In a recent article by Jonathan Wilson the author asked the question of whether or not footballers know what they are doing, or more accurately, to what extent are they conscious of what they are doing. The article starts off with Rooney explaining his overhead kick goal against Manchester City a couple of years ago. Here is an excerpt from the article:
Winner asked him about his overhead kick against Manchester City last season. “When a cross comes into a box,” Rooney said, “there’s so many things that go through your mind in a split second, like five or six different things you can do with the ball. You’re asking yourself six questions in a split second. Maybe you’ve got time to bring it down on the chest and shoot, or you have to head it first-time. If the defender is there, you’ve obviously got to try and hit it first-time.
“If he’s farther back, you’ve got space to take a touch. You get the decision made. Then it’s obviously about the execution.”
Much of the rest of the article is predicated on the premise stated by Rooney, that is that he is making multiple calculations in his head in a split second. Wilson looks at neurological findings and experiments to show that it is basically impossible to make that many calculations in that little amount of time. This I won’t argue, although it should be noted that athletes do seem to have higher processing speeds than non-athletes.
Wilson then goes into a large philosophical debate about whether Rooney actually is making the decision to make the overhead kick, arguing that since it is impossible to calculate whether he should head it, control it, or bicycle it in a split second and also make the necessary physical calculations then he is not actually conscious of his decision. This opens up a can of worms regarding free will and whether a footballer’s explanation of an action is true or whether he is making some post-hoc argument that fits with his personal narrative.
That’s all fine and good, but I really have to challenge the first premise. Not the one made by Wilson, that Rooney can’t answer that many questions in his head in a split second, but Rooney’s premise: that he is making multiple decisions in a short amount of time.
When Rooney says he has a split second to ask himself five or six questions he is wrong. He has a lot more time than that. Footballers don’t simply react, especially the best ones. They plan ahead and when a teammate has the ball on the right wing ready to cross then Rooney has already made those decisions in his head – he’s just waiting for the ball to come in. It’s not the split second where he makes those calculations, he’s first of all got the flight of the ball to make those decisions, not to mention the fact that before the cross even comes in he’s taken into account his own position relative to the goal and how tight his marker is on him. Those five or six decisions have been calculated already and a certain type of ball in will ‘activate’ one of his modules to react. Yes, the overhead kick itself isn’t Rooney thinking “The ball is this high above my head, now I’m upside down and I need to angle my right foot like this and hit it with this much power with this part of my foot.” At that point he is reacting, albeit not completely without preparation as he’s done a similar move a countless amount of times. The key point is that Rooney doesn’t have to make half a dozen calculations in a split second, he just has to pick the one action that he’s already calculated. If he picks the right one then there’s a chance of a good outcome.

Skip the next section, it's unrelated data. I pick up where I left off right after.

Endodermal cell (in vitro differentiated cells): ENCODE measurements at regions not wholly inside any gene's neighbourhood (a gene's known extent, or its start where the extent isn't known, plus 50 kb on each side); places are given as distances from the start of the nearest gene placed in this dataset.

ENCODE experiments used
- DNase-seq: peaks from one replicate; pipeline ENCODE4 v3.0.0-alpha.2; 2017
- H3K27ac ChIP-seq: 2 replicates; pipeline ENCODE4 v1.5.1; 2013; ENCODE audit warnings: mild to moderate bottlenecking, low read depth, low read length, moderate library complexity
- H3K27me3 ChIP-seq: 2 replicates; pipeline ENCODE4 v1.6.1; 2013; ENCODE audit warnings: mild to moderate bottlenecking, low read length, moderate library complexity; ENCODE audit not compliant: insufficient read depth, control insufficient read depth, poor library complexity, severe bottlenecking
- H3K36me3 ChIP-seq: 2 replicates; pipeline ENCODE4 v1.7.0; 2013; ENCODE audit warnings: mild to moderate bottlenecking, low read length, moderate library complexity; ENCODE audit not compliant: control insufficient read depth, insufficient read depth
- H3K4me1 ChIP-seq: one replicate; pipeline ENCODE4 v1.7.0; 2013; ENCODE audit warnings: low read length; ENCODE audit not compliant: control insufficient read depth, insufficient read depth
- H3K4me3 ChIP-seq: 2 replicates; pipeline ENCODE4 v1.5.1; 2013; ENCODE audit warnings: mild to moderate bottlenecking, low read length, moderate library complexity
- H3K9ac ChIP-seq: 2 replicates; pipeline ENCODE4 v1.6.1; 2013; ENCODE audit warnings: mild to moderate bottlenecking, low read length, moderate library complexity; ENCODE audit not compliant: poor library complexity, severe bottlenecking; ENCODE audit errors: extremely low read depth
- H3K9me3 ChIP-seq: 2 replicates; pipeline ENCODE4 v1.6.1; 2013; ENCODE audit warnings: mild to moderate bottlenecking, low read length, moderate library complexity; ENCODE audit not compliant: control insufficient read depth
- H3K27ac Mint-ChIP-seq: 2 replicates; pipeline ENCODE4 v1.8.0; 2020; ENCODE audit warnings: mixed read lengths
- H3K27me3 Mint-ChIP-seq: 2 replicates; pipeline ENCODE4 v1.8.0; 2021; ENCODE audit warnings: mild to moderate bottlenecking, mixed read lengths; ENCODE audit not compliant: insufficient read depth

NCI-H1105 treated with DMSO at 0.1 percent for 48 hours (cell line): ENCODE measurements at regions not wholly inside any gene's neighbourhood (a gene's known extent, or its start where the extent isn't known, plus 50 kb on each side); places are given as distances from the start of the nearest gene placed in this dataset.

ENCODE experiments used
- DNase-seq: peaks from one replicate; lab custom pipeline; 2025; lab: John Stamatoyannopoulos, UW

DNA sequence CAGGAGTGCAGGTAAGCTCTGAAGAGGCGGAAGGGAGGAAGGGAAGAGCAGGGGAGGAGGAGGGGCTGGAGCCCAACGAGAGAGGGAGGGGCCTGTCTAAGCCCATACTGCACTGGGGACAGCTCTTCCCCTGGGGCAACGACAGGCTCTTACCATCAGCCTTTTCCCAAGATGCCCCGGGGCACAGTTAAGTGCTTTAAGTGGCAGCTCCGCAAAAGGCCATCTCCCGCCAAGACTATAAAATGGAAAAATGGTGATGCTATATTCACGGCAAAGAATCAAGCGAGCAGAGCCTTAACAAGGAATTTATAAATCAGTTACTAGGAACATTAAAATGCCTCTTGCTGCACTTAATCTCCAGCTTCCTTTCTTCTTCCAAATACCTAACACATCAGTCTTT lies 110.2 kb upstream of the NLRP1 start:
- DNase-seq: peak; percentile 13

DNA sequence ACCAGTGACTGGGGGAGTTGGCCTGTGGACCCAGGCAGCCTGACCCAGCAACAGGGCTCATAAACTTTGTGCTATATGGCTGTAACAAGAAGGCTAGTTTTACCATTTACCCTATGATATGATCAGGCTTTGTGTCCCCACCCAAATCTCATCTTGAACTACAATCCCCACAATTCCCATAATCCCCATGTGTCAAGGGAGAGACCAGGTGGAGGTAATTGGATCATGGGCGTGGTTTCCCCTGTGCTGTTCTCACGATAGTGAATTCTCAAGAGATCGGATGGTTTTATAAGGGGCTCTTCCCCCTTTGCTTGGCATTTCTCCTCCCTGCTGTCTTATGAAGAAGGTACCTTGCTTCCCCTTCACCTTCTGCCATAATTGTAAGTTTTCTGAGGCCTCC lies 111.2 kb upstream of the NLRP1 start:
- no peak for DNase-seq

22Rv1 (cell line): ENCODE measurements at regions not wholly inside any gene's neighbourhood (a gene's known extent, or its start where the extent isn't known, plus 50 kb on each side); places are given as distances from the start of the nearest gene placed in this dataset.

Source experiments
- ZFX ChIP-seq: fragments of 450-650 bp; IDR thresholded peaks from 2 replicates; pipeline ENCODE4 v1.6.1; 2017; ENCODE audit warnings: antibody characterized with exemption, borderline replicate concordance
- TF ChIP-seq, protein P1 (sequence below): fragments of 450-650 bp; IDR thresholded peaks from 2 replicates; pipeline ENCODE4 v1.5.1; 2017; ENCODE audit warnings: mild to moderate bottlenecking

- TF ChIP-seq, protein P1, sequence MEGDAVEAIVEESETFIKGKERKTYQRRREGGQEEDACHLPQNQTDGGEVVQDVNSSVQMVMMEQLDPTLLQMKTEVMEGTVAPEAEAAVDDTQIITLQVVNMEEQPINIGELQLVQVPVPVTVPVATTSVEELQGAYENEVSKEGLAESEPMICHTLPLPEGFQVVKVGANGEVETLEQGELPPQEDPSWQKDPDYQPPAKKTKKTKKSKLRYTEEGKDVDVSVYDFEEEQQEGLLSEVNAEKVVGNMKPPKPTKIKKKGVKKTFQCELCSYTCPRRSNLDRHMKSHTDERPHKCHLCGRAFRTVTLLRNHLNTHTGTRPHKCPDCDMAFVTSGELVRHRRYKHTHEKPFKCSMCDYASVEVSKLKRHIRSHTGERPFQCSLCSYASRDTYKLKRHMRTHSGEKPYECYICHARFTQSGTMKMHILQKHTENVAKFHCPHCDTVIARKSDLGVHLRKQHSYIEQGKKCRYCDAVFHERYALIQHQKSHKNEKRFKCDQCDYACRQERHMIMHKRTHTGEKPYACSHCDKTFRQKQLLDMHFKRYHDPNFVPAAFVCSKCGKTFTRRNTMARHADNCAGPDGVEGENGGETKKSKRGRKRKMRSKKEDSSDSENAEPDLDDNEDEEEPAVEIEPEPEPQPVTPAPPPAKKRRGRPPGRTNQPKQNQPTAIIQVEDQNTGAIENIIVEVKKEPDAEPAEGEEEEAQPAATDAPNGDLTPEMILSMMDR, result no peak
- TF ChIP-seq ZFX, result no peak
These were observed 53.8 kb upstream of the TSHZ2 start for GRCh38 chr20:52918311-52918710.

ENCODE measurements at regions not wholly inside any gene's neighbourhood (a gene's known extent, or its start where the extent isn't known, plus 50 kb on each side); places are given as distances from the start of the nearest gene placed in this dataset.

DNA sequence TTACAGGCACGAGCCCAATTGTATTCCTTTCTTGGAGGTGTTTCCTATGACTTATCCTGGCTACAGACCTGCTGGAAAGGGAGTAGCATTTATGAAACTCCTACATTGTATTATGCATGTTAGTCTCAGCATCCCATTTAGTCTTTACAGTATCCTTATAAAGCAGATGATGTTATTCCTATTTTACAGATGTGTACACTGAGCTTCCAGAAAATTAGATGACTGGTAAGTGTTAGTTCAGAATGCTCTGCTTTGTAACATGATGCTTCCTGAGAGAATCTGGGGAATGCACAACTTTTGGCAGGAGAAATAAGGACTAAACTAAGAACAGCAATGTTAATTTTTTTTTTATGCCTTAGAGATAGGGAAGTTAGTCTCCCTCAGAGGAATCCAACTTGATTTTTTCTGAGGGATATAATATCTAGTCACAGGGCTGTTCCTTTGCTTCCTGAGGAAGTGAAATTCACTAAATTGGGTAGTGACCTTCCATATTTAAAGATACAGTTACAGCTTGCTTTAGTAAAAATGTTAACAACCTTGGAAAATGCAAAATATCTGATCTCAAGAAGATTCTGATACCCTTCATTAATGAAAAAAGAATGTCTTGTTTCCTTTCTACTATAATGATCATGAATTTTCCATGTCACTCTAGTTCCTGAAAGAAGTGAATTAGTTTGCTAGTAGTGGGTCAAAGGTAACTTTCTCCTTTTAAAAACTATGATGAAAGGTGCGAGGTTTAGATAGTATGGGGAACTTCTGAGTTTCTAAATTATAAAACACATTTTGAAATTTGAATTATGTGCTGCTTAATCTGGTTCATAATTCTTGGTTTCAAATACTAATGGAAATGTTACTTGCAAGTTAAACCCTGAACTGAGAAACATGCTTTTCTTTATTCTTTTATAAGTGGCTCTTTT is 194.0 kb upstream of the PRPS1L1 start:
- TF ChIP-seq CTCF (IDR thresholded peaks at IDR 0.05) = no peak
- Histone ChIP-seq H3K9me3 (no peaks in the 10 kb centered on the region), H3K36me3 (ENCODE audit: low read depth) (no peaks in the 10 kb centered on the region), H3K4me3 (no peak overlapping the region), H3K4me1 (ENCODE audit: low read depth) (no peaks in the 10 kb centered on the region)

If you watch any decent level football you’ll be able to see a similar phenomenon if you watch the central midfielders. It doesn’t even have to be a professional match, just a decent level intramural or men’s league game. When a central midfielder drops deep facing his own defender or goalkeeper who has the ball, he will swivel his head before calling for the ball. When he does this he’s assessing the pitch, seeing if he’s being pressed, what man is open, which way he can turn, etc. He’s evaluating multiple decisions and when the ball is played to him he knows exactly what to do. No one is saying the midfielder is making an innumerable amount of physical calculations consciously, just that before he even has to play the ball he’s made a few assessments that will lead him to making his final physical action.
The other issue I have with the article is that it seems to paint our actions as being guided by algorithms. Humans don’t really take all the options, calculate them in a specific, discrete way, and then act. We act mainly on heuristics – shortcuts based on experience. When the ball came into Rooney he had already decided what to do based on where the ball was coming in. If it came low, he has faced that type of cross numerous times and so knew how to react. When it came in at that height and that angle he knew that an overhead was the best option based on countless crosses in training and games. He had a myriad of trials throughout his time playing football and had built up a heuristic to dealing with it. Combine that with athletic skill, luck, and Rooney’s probable higher processing speed than the average person, and you have yourself a goal. There may have been numerous factors but Rooney surely meant to do it, and there’s no reason to think he didn’t appraise multiple ideas before settling on that bicycle.